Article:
If you look up at the sky tonight and see something glowing, congratulations! You might just have discovered E.T.
In a new paper, scientists say alien life might give itself away by giving their planet a fluorescent glow.
"This is a completely novel way to search for life in the universe," said lead author Jack O'Malley-James, of Cornell University's Carl Sagan Institute, named for the famed astronomer.
"Just imagine an alien world glowing softly in a powerful telescope."
The theory is this: M-type stars are the most common in the universe, but frequently bathe their planets in destructive flares of UV rays. Normally this would wipe out life before it could really get started, but there are creatures right here on Earth that have figured out how to block UV rays naturally.
"There are some undersea coral that use biofluorescence to render the sun's harmful ultraviolet radiation into harmless visible wavelengths, creating a beautiful radiance," said co-author Lisa Kaltenegger, also of the Carl Sagan Institute.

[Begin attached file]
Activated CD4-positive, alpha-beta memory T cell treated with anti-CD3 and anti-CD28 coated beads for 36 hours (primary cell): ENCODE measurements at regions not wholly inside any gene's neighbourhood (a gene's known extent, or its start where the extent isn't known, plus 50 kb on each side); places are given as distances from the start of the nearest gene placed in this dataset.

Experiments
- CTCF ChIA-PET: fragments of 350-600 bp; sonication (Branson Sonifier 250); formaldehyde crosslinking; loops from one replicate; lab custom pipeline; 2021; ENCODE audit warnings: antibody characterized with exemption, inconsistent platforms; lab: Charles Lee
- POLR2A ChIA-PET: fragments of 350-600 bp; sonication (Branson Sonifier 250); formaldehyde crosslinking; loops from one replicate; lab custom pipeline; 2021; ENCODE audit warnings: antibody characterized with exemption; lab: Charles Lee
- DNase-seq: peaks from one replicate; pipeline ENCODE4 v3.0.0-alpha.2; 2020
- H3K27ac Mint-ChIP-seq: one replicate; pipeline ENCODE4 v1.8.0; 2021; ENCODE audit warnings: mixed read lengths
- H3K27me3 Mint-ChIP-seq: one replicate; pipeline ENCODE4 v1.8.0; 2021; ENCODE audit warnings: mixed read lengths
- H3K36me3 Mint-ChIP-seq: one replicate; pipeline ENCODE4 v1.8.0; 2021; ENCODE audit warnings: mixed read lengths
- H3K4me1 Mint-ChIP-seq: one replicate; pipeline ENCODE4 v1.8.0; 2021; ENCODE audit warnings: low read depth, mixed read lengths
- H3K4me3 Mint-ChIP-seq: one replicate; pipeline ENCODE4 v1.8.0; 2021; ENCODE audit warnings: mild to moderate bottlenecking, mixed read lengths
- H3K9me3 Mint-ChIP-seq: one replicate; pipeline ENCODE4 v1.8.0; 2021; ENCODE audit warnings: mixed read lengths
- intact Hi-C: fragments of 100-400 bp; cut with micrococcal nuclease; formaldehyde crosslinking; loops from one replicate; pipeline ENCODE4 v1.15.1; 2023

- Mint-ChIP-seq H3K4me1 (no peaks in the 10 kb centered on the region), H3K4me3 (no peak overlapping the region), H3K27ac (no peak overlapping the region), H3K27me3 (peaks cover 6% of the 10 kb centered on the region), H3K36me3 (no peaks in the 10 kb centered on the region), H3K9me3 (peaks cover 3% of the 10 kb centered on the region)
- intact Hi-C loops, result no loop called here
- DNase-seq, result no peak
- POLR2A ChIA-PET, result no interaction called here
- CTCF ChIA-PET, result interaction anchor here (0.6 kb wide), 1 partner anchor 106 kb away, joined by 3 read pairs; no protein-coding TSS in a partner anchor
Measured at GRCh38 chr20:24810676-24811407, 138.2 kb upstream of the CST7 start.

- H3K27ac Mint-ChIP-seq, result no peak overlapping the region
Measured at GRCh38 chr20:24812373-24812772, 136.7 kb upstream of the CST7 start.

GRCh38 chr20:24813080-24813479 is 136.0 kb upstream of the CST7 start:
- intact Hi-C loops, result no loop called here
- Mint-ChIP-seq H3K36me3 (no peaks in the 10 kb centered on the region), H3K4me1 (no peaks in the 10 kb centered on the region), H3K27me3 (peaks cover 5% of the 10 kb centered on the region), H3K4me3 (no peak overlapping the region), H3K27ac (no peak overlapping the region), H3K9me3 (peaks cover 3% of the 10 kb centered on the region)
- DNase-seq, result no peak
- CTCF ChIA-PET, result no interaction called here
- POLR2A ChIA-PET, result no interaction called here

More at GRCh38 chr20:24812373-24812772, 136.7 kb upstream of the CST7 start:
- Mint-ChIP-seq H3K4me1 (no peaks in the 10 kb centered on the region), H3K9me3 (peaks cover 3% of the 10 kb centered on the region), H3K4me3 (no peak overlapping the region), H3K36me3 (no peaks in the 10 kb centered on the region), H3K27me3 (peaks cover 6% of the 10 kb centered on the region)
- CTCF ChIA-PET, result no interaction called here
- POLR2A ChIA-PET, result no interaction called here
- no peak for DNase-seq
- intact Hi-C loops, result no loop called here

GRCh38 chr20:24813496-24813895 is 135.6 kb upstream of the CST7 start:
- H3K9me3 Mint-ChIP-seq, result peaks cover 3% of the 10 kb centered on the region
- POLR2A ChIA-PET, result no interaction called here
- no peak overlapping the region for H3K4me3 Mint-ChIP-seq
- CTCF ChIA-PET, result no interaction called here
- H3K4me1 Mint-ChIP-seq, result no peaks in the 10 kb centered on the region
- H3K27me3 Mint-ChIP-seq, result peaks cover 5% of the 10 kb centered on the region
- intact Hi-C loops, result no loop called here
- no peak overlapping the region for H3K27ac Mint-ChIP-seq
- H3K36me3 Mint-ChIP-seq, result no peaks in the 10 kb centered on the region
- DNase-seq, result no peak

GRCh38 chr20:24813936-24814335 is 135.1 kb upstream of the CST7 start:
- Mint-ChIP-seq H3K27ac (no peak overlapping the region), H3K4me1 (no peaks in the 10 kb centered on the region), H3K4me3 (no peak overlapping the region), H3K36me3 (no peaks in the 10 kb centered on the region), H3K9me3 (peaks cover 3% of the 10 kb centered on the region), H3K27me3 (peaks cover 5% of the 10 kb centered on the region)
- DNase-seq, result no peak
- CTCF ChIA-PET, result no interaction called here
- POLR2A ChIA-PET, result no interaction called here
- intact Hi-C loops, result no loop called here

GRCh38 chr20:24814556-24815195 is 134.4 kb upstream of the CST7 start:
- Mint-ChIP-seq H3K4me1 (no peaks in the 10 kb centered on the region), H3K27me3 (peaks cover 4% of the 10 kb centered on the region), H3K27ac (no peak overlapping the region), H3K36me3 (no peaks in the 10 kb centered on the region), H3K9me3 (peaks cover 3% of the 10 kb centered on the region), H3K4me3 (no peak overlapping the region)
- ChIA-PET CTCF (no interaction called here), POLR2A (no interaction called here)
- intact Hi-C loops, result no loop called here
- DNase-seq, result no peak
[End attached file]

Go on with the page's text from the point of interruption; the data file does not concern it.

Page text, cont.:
"Maybe such life forms can exist on other worlds too, leaving us a telltale sign to spot them."
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Most UV rays that reach Earth are blocked by the ozone layer. But if a planet didn't have such a shield, its life could evolve to handle UV rays in other ways.
O'Malley James and Kaltenegger hope telescopes currently in development will be strong enough to detect biofluorescent glows in 10 or 20 years.
"It is a great target for the next generation of big telescopes, which can catch enough light from small planets to analyze it for signs of life, like the Extremely Large Telescope in Chile," said Kaltenegger.
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An early target will be rocky planet Proxima B, which orbits Proxima Centauri, the closest star to Earth that isn't the sun.
"These biotic kinds of exoplanets are very good targets in our search for exoplanets, and these luminescent wonders are among our best bets for finding life on exoplanets," said O'Malley-James.
Their paper was published in journal Monthly Notices of the Royal Astronomical Society.